As promised, today is day 3 in discussing our outreach modules at The Public Library of Mount Vernon and Knox County and we will be discussing making our own photo booth props for our portable photo booth that I shared with you yesterday.
Why make your own props? Well, I figured since we are a Teen MakerSpace, it only made sense to make our own. So we did. With the help of various teens. And I’m not going to lie, it was AWESOME!
We made 20 props total with the help of about 10 teens and 3 Teen MakerSpace staff. It was more expensive then buying pre-made props, but it was a great community activity and the teens got to give us input on what props they wanted to make and be involved with the process every step of the way. It takes about $50.00 in supplies and 2 days to make 20 props.
- A computer and printer (we used this to make templates and to print off emojis)
- Foam core poster board
- A box knife
- A hot glue gun and many, many glue sticks
- Dowel rods
- Acrylic paint
- Paper towels
We tried a lot of different supplies, and some worked well while others were a complete fail. For example, we initially bought these cute pinwheel sticks at the craft store:
Although super cute, they did not hold up to the amount of use our props got so DO NOT USE them.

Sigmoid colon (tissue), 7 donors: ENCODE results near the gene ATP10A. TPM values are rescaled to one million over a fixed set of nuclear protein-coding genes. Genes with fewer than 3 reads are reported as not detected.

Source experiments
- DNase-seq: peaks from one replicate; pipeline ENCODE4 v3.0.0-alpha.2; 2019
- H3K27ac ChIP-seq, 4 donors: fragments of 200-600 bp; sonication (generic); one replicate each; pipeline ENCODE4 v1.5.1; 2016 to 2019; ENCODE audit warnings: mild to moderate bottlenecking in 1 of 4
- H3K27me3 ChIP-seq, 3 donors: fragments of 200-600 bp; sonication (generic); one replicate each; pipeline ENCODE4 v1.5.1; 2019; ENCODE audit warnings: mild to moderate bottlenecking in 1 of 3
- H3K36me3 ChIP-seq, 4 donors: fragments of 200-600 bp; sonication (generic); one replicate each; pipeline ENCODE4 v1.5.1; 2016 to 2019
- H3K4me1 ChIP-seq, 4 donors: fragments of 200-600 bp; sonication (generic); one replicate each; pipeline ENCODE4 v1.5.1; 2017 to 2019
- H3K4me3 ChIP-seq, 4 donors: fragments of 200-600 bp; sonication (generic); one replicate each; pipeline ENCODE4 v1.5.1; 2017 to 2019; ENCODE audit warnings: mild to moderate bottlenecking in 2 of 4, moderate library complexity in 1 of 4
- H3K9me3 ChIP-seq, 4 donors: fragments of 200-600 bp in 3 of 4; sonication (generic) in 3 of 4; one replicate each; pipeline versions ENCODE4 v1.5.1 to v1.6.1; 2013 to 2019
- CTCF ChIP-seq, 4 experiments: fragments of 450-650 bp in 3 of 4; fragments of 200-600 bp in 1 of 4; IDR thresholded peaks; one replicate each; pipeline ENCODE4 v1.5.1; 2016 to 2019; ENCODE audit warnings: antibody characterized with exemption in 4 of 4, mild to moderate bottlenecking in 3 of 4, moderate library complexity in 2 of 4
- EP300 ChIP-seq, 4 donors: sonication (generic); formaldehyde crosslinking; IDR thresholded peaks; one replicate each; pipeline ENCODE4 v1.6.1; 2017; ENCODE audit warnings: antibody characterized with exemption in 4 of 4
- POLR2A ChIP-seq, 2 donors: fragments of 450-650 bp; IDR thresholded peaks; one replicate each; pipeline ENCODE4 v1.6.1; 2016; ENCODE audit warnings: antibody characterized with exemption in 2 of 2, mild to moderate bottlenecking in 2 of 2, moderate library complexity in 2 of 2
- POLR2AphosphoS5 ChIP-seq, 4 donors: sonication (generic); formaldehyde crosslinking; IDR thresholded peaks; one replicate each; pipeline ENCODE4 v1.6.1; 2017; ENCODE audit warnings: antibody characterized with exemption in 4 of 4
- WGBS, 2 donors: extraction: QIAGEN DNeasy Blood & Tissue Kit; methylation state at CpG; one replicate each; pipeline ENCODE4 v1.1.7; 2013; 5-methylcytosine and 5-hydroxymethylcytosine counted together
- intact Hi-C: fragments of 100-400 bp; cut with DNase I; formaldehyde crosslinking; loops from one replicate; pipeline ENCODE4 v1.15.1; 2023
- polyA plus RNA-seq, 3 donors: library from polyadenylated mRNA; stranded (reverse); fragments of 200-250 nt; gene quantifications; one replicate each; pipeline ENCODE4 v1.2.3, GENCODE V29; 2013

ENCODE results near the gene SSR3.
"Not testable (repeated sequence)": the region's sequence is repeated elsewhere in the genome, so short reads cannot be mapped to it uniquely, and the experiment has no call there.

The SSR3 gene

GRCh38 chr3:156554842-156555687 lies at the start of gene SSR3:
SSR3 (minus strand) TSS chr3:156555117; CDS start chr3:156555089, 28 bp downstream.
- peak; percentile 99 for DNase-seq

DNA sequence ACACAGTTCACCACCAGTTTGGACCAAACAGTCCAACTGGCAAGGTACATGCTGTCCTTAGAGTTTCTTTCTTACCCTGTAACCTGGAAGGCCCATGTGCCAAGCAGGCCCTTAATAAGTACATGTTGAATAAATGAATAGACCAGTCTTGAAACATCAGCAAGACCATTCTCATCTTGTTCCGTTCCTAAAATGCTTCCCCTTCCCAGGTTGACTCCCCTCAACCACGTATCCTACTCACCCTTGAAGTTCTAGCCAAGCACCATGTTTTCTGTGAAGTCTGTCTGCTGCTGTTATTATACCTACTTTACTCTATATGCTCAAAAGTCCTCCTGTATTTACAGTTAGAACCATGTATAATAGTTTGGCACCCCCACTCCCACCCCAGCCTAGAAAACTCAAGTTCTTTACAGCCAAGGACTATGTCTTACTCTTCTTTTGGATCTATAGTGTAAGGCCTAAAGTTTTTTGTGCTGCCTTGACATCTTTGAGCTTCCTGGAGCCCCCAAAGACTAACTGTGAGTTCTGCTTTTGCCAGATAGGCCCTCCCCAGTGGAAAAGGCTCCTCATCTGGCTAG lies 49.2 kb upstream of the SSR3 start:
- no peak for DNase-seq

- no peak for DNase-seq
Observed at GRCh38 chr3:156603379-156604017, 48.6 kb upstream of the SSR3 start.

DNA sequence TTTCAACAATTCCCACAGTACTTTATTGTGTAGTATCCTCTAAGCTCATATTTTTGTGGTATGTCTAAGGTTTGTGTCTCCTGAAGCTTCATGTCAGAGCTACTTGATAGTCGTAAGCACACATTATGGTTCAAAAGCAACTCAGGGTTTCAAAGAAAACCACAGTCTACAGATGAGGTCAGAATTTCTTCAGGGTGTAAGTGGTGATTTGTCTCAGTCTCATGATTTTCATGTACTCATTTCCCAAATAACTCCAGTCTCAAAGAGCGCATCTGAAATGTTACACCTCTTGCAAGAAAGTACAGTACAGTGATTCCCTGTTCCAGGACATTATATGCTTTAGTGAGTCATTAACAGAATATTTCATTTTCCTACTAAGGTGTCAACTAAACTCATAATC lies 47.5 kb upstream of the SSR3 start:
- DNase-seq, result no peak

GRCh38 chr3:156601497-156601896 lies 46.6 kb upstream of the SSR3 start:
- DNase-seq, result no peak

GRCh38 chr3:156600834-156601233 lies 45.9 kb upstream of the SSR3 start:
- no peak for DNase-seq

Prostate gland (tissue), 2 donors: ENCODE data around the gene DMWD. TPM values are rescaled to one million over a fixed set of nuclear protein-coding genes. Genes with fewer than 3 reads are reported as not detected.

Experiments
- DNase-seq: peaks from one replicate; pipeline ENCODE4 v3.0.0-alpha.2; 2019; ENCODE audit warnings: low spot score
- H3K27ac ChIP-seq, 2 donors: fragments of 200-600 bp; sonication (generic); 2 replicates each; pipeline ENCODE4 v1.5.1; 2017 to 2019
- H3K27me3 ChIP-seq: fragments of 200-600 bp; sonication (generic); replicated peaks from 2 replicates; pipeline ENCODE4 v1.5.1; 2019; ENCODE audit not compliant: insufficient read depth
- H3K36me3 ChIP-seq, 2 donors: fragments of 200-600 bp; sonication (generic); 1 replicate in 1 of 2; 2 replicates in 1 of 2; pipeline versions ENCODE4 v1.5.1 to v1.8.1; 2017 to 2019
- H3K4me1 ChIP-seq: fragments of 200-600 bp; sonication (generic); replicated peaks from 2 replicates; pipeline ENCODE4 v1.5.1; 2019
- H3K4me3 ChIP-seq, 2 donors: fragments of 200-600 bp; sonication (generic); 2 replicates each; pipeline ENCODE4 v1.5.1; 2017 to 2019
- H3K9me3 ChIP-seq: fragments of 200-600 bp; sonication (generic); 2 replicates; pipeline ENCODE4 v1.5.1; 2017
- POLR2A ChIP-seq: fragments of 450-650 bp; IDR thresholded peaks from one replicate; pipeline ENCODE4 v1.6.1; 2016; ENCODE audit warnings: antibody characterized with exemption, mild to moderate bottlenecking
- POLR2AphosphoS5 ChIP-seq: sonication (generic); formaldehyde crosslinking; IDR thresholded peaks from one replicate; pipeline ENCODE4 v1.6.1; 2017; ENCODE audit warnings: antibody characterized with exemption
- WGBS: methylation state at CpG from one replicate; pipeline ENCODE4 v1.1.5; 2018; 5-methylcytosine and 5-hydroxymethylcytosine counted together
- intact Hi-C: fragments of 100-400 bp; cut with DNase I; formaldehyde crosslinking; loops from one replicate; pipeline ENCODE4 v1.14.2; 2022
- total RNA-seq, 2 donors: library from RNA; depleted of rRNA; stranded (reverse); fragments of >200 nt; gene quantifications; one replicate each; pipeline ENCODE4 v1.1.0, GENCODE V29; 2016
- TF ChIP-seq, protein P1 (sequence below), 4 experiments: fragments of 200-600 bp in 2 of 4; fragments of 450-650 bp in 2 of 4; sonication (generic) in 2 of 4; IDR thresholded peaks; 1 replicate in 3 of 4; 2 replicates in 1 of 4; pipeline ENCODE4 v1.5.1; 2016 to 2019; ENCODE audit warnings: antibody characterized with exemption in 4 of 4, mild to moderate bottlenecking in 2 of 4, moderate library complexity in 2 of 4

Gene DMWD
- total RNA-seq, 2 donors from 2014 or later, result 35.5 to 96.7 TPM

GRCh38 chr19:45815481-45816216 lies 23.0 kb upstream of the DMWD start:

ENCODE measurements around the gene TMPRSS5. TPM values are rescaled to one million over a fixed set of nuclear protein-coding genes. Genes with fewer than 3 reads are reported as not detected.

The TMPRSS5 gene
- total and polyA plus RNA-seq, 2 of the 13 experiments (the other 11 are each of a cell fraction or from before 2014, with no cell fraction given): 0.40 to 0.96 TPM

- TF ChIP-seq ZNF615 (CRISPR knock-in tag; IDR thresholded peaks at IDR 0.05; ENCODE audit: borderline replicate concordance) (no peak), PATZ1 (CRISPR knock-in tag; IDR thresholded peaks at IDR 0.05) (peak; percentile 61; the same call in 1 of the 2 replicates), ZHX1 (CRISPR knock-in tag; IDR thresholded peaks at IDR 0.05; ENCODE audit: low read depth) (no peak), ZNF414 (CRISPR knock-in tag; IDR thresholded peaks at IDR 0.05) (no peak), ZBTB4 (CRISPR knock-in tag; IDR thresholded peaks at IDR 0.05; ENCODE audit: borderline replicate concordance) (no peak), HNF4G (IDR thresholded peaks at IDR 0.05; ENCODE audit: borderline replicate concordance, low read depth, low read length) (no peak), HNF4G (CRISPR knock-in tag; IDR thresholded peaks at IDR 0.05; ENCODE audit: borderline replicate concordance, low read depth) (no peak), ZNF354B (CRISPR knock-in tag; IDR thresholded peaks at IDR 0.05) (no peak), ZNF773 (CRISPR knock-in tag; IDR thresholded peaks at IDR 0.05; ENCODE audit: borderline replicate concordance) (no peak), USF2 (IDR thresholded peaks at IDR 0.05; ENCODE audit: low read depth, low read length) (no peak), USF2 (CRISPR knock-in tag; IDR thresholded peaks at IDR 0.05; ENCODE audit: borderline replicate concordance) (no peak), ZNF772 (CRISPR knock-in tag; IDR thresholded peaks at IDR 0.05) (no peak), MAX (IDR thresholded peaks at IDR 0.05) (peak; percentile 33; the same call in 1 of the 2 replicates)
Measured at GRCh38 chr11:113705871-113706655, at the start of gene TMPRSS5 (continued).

Use dowel rods, they are sturdy and hold up over the long term. You can spray paint them in bulk if you want something other than a natural finish.
We also experimented with various types of glue. A tot glue gun definitely worked the best.
For this type of an activity, you want to use acrylic paint. You can usually buy bulk packs at craft stores or buy individual colors for about .50 cents a bottle. If you know what props you want to make ahead of time, you can plan accordingly.
Making Our Props
We knew we wanted to make MakerSpace themed props for this outreach activity. This meant things like gears, science related symbols and more. In addition, our teens insisted that they wanted emojis.
To make the emoji props, teens simply blew the emoji up to the right size on a computer, printed them off, cut them out, and glued them to a piece of foam core. They then cut the foam core to shape and size and glued them to a stick. Amazingly simple.
To make our other props, for example the gears, we printed off a template which we then traced directly onto the foam core and cut out. We used paint to add features and give them dimension. We then simply glued them to a stick. Here’s a look at some of the props that we made.
In addition, I happen to be incredibly lucky because I have two artistically talented Teen MakerSpace Assistants. For example, this is Morgan. She drew and painted this Einstein prop free hand.
We are currently working on Star Wars themed props for Star Wars Reads Day. I made these Yoda ears all by myself using first a template and then some paint. It looks like Yoda, right?
We are also working on making emoji pumpkin props inspired by this Michael’s activity I saw at a recent event.
There wasn’t a lot of technology involved in this Teen MakerSpace activity, but a great time was had by all and I consider it a HUGE success. Because we have the photo booth, we will continue to make various themed props with our teens when appropriate.
Tomorrow, I am going to share with you Desiree’s technique for making chalkboard speech bubble photo booth props.